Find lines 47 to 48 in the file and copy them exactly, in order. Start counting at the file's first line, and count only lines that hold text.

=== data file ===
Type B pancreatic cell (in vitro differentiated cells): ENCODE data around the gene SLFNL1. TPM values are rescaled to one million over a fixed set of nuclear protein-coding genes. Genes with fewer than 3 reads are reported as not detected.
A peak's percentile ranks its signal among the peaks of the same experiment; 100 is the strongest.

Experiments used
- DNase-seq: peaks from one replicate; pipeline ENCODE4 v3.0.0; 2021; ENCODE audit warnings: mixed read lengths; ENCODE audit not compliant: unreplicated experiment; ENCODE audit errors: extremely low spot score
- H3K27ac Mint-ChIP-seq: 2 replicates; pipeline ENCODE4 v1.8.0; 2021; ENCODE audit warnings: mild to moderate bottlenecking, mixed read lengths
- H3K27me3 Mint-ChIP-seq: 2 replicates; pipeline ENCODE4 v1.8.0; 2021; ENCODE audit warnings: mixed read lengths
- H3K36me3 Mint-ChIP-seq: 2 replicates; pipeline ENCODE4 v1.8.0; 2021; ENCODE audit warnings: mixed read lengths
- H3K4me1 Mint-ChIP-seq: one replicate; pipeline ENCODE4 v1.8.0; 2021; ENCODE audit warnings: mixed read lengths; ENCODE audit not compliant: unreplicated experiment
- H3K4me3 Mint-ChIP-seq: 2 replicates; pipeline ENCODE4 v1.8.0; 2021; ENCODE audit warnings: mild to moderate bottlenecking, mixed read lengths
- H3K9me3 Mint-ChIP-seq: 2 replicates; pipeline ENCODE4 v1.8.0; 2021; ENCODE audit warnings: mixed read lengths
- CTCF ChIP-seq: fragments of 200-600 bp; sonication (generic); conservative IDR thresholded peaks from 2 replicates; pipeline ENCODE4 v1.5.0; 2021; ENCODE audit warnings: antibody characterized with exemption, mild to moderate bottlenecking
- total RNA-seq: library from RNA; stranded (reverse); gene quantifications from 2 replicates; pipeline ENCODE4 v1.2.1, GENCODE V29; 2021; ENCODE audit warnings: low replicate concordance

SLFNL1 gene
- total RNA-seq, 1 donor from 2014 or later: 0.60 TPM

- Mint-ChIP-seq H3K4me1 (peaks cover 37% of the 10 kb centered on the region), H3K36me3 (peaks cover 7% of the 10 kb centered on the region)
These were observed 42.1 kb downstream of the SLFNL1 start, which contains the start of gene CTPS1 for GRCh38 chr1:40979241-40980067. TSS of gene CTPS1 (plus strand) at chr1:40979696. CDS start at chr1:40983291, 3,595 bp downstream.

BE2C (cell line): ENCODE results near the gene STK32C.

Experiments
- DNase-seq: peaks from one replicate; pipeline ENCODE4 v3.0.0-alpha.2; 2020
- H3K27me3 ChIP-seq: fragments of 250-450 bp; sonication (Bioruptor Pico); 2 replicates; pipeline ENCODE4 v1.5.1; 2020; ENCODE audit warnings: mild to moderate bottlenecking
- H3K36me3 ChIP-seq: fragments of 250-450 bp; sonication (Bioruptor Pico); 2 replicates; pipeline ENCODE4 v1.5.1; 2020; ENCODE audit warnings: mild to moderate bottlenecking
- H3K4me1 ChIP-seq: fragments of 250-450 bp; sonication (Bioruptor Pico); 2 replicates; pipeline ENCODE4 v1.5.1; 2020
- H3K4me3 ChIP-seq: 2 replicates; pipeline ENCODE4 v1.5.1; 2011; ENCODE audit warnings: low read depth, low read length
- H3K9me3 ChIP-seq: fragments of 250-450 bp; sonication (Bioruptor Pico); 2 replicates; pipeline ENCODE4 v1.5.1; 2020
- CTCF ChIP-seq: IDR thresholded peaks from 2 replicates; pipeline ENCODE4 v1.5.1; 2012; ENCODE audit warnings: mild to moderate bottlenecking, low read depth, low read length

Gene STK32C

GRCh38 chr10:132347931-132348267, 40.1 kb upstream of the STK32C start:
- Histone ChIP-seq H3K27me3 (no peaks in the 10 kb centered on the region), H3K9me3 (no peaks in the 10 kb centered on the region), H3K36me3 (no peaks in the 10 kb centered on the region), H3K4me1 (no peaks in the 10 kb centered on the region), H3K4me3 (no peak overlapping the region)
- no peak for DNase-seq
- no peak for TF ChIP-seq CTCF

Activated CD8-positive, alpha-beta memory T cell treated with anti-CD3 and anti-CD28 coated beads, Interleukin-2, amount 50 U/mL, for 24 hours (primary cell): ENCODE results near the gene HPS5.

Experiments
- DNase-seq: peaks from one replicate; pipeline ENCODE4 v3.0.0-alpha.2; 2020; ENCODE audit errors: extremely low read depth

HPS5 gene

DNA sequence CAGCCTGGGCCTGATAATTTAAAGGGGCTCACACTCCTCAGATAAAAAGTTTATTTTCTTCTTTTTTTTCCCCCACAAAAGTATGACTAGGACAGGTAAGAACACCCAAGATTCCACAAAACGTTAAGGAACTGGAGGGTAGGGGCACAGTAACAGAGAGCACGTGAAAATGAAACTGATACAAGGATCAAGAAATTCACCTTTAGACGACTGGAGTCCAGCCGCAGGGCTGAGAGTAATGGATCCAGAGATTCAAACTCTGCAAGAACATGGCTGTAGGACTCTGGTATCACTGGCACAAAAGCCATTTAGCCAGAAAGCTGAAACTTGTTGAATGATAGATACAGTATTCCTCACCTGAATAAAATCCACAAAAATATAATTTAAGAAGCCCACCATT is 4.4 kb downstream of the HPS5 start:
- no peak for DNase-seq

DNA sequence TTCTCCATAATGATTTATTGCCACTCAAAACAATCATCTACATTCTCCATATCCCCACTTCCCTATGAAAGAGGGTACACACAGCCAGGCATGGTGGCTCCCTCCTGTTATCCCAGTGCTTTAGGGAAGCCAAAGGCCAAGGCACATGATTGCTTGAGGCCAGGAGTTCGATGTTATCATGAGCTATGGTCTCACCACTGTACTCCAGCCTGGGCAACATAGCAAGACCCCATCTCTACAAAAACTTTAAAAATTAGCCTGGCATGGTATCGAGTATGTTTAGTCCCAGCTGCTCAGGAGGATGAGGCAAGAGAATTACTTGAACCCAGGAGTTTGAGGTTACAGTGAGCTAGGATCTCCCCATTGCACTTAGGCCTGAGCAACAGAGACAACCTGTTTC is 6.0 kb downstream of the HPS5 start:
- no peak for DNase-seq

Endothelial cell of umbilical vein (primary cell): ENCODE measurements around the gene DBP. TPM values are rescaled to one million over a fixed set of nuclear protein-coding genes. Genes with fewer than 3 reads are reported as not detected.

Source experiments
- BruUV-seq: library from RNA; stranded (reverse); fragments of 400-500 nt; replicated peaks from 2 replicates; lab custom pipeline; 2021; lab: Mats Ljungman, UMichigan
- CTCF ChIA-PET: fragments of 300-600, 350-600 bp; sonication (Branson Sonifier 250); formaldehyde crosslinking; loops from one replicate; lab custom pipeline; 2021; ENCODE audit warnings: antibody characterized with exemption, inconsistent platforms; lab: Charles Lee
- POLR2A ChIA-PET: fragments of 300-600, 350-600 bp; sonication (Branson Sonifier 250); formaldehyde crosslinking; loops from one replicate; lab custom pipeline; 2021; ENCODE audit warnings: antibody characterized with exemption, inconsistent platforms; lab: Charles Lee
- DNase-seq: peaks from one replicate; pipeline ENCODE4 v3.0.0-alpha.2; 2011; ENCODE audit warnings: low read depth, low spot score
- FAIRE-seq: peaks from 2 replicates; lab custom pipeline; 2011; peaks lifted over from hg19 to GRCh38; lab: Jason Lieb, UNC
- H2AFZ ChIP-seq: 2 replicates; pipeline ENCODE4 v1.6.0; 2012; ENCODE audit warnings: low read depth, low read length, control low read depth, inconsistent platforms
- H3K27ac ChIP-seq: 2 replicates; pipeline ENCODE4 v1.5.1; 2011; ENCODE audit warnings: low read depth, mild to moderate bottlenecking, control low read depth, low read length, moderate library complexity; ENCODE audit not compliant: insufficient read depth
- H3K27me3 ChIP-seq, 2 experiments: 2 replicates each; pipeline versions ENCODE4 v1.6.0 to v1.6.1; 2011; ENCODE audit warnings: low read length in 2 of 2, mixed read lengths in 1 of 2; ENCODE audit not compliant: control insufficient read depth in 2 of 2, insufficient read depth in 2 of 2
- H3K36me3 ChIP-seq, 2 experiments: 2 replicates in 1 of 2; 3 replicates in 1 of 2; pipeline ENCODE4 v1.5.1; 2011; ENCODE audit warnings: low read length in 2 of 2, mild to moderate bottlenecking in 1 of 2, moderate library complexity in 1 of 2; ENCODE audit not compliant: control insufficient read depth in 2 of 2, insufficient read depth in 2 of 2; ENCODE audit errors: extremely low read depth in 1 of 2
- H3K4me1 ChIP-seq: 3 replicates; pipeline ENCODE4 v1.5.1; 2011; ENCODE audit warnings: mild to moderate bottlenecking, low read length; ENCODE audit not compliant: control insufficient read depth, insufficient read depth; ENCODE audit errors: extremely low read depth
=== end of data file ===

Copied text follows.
- H3K27ac ChIP-seq: 2 replicates; pipeline ENCODE4 v1.5.1; 2011; ENCODE audit warnings: low read depth, mild to moderate bottlenecking, control low read depth, low read length, moderate library complexity; ENCODE audit not compliant: insufficient read depth
- H3K27me3 ChIP-seq, 2 experiments: 2 replicates each; pipeline versions ENCODE4 v1.6.0 to v1.6.1; 2011; ENCODE audit warnings: low read length in 2 of 2, mixed read lengths in 1 of 2; ENCODE audit not compliant: control insufficient read depth in 2 of 2, insufficient read depth in 2 of 2